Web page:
You know how to use AJAX to pull rows from a database, but do you know how to create an AJAX-based system to organize the records neatly into pages? You'll know how to do that by the end of this series! This first article shows you how to build the user interface.
Building a Pagination System with AJAX (Page 1 of 4 )
If youíre an enthusiast Web developer who has been working with AJAX for a while, then you probably think of it as a remarkable combination of programmatic methods for making HTTP requests in the background, with no page reloads. The longer you think about the methods in the abstract, apart from the possible implementations for this requesting mechanism, the more ideas youíll get for developing potential applications.
Quite possibly, youíve already used AJAX in several areas of Web development, in order to create auto completion systems, highly responsive chatters, or different desktop-like applications that use silent requests as the driving force for performing specific tasks. Does all this stuff sound familiar to you? I hope so.
Also, it should be noticed that most of these applications use a database as the backend for storing dynamic and static content, and eventually there will be a moment when a bunch of records will need to be pulled directly from one or many tables. So, after all this largesse, the question that comes up now is: is it possible to create an AJAX-based mechanism that not only fetches some rows from a database, but is also capable of paginating them? Well, since the first thing you did (at least here) was read the title of this article, the answer is a loud Yes!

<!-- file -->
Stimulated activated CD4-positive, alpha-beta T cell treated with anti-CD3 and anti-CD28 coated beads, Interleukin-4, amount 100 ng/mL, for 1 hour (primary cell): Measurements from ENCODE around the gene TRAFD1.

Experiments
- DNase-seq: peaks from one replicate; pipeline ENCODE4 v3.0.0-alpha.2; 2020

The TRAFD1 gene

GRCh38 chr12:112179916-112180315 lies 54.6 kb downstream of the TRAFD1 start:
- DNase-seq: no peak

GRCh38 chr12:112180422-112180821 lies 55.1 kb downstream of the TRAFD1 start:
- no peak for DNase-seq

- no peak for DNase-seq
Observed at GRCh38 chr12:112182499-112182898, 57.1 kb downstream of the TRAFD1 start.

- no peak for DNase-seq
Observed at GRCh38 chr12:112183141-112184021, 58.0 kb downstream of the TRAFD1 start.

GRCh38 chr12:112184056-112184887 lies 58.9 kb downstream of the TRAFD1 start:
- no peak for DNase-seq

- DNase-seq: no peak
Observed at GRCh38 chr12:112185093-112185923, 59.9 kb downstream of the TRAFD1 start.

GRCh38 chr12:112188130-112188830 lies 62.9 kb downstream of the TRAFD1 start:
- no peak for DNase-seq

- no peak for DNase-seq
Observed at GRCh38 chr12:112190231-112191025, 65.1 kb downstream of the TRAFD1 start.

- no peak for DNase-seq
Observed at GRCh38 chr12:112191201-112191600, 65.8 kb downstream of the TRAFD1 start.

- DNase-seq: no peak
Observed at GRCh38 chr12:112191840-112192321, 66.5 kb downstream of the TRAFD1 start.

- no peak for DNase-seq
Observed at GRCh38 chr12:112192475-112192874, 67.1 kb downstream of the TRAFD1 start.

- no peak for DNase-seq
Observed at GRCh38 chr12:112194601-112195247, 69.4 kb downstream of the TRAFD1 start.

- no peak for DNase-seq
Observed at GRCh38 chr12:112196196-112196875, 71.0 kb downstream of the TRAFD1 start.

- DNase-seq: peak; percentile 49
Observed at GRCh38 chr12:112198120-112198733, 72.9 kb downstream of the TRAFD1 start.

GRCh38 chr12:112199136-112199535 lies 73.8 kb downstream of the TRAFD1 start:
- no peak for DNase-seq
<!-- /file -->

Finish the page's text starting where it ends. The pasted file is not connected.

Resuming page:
However, let me first put things in the right context: when I talk about an AJAX-driven pagination system, certainly Iím not talking about building the popular page links used for many pages of records. Instead, what I plan to construct here is an application that will use a simple scrollbar as the controlling element for displaying chunks of database records, in accordance with its physical position within a (X)HTML containing structure.
According to the programming logic that I just described, the pagination system (in fact, Iíd rather call it a dynamic scrolling system) will display a predefined number of records, which will be fetched dynamically from a database table, either when scrolling up or down inside the containing area, without the need to include page links.
Indeed, the idea sounds interesting, therefore letís start building the user interface of this AJAX-based scrolling system. Letís go!